Google is planning to offer checking accounts within its Google Pay app, The Wall Street Journal reports. Its “Cache” project, which could launch as soon as next year, will be offered in partnership with Citigroup and a small Stanford University credit union. Google says that the accounts will be branded up front as coming from these banks, which will handle the financial backend and regulatory compliance.
Google executive Caesar Sengupta told the WSJ that the initiative is designed to “help more people do more stuff in a digital way online,” and he noted that the service could be used to offer loyalty card programs. The publication also notes that checking accounts contain a huge amount of valuable data about consumer spending as well as information about how much people earn. Google, however, has been quick to claim that it won’t sell checking account financial data to advertisers, and it added that it doesn’t currently use Google Pay data for advertising purposes.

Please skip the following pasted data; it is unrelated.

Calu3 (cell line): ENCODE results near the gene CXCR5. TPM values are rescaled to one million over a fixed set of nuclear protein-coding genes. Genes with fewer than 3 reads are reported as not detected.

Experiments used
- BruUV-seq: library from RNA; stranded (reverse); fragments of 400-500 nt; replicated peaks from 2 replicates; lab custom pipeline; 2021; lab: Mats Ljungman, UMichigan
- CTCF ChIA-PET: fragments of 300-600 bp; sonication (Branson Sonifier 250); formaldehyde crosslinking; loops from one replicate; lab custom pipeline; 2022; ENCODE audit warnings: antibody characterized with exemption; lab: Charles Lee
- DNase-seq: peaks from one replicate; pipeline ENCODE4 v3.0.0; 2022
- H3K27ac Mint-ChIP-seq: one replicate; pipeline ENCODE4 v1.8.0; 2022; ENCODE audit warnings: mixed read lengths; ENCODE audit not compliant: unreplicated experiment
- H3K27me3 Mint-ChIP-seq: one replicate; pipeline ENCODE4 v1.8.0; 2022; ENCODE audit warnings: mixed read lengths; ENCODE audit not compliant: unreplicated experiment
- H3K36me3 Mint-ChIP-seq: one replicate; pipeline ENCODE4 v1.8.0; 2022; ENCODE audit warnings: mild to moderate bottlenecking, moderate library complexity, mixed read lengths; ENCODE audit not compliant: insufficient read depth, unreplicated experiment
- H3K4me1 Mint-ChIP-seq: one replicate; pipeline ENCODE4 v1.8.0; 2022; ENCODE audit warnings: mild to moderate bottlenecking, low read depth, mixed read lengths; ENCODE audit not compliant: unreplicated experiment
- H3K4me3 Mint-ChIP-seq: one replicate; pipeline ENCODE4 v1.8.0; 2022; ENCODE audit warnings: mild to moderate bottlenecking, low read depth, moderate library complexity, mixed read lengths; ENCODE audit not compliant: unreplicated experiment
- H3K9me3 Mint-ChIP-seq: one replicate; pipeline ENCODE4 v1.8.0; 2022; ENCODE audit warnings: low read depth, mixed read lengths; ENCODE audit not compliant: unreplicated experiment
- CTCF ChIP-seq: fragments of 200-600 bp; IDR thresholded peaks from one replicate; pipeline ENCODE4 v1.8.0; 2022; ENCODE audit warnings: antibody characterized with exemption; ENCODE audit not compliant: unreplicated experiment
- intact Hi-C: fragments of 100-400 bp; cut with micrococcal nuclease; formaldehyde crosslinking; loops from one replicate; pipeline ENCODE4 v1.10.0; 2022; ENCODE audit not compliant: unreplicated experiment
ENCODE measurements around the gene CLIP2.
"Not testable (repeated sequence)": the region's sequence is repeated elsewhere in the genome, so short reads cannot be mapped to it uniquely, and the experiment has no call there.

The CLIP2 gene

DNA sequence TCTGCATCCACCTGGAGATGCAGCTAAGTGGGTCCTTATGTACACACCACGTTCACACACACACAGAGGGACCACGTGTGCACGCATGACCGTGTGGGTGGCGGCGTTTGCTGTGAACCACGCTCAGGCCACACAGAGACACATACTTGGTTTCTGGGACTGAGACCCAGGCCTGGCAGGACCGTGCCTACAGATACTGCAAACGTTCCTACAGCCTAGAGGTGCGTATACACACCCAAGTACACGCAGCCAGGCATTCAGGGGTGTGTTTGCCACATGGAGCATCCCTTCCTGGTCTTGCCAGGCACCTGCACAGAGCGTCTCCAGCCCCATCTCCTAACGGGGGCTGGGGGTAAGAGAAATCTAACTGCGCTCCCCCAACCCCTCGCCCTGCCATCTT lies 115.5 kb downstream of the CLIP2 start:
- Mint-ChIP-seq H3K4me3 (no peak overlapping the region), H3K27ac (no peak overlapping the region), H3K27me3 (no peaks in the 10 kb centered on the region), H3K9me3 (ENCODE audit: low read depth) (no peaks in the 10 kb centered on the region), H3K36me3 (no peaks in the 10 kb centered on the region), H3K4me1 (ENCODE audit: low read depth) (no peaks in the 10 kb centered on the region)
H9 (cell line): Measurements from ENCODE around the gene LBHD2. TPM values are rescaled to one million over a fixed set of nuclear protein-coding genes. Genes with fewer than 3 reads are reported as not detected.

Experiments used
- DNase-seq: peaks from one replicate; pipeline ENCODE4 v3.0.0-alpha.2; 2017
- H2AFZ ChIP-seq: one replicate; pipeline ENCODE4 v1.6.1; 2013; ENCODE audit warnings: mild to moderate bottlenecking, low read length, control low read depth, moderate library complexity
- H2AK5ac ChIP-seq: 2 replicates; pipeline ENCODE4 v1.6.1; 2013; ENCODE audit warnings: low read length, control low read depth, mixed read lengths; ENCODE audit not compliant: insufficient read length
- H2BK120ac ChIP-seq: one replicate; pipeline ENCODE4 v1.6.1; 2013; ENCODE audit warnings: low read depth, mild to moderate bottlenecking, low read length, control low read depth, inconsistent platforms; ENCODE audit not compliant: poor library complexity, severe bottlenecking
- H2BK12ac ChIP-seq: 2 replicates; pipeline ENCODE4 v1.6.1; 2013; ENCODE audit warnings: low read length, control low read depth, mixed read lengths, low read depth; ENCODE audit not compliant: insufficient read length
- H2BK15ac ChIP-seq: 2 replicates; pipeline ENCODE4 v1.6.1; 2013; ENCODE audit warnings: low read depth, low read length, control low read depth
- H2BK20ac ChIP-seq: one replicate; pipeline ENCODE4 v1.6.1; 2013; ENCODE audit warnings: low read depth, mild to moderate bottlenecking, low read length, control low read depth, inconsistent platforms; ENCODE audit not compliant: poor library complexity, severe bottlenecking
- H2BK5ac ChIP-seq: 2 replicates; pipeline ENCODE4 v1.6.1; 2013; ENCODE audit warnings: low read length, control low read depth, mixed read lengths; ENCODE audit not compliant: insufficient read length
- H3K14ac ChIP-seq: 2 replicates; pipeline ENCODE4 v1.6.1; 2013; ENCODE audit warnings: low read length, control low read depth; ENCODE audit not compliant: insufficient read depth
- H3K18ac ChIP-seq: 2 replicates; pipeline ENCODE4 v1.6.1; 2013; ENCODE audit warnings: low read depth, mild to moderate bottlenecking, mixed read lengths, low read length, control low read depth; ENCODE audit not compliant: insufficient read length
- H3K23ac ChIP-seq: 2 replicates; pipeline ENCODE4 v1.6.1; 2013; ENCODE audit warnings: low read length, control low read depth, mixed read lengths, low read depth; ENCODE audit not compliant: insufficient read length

In recent years, big tech companies have been increasingly interested in pushing into financial services. Earlier this year, Apple launched a credit card, the Apple Card, in partnership with Goldman Sachs, and Facebook announced Libra, a cryptocurrency it’s attempting to launch with a collection of other tech and finance companies. Just yesterday, Facebook announced Facebook Pay, a service for sending money over the company’s social networks and app. Even Amazon has reportedly investigated offering checking accounts to teens.
These initiatives have already created big problems for the companies that are offering them. Apple’s credit card is being investigated for discriminating against women, and earlier this month, almost half a dozen companies dropped out of Facebook’s Libra Association, as regulators grow increasingly wary of the planned cryptocurrency. This push into financial services also arrives as the world is coming to terms with the privacy implications of concentrating so much user data in the hands of a small number of tech giants.
At the same time as Silicon Valley’s tech giants move into financial services, a number of smaller tech-focussed banks have started to emerge, including Revolut and Monzo, the latter of which launched in the US earlier this year. Left in the middle, traditional banks could soon start to feel the squeeze.